Terrorism fears prompt vehicle ban during bridge walk
TRAVERSE CITY, Mich. (AP) -- Michigan officials are banning most vehicles from the Mackinac Bridge during the annual Labor Day bridge walk because of concerns about terrorism.
Tens of thousands of people join the annual walk across the nearly 5-mile-long bridge, which links Michigan's two peninsulas where Lakes Huron and Michigan meet.
Walkers use two lanes on the bridge, while the other two have been reserved for vehicles.
Under the policy announced Tuesday, the only vehicles allowed between 6:30 a.m. and noon will be buses carrying walkers. That likely means a huge traffic tie-up, but officials say safety must come first.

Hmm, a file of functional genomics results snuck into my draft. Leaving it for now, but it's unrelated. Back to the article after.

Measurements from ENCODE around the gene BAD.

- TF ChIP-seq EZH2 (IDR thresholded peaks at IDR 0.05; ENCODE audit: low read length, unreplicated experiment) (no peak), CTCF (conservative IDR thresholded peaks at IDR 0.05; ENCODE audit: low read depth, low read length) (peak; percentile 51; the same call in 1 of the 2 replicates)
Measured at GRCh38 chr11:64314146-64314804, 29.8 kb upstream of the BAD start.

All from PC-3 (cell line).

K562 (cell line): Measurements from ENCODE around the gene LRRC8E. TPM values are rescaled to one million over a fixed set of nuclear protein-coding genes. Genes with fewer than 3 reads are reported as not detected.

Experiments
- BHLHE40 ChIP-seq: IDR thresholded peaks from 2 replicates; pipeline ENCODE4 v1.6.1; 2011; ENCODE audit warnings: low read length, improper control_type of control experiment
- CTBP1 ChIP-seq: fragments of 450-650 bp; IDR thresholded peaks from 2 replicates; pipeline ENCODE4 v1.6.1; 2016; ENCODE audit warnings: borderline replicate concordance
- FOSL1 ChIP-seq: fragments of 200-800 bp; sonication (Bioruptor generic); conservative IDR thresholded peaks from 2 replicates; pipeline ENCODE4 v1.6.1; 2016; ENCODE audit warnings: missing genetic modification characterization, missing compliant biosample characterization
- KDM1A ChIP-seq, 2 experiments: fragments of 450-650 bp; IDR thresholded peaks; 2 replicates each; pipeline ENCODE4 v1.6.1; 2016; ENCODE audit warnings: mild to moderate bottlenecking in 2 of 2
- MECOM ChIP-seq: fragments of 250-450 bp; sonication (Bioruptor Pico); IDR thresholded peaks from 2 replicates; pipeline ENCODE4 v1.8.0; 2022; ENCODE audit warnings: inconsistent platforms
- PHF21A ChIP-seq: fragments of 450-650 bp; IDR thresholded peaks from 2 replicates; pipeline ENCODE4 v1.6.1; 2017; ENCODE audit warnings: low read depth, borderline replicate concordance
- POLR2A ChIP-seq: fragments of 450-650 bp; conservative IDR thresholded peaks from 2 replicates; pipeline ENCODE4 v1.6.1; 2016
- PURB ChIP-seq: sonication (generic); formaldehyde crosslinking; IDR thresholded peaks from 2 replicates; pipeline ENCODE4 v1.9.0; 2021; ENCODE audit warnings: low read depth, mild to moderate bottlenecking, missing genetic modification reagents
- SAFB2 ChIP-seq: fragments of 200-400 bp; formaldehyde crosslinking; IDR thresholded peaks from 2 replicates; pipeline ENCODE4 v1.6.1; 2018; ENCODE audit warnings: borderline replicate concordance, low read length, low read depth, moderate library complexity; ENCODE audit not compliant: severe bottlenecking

Col. Kriste Kibbey Etue (eh-tyoo) of the Michigan State Police says there are no known threats against the bridge walk.
But terrorists in a number of locations have driven vehicles into large crowds.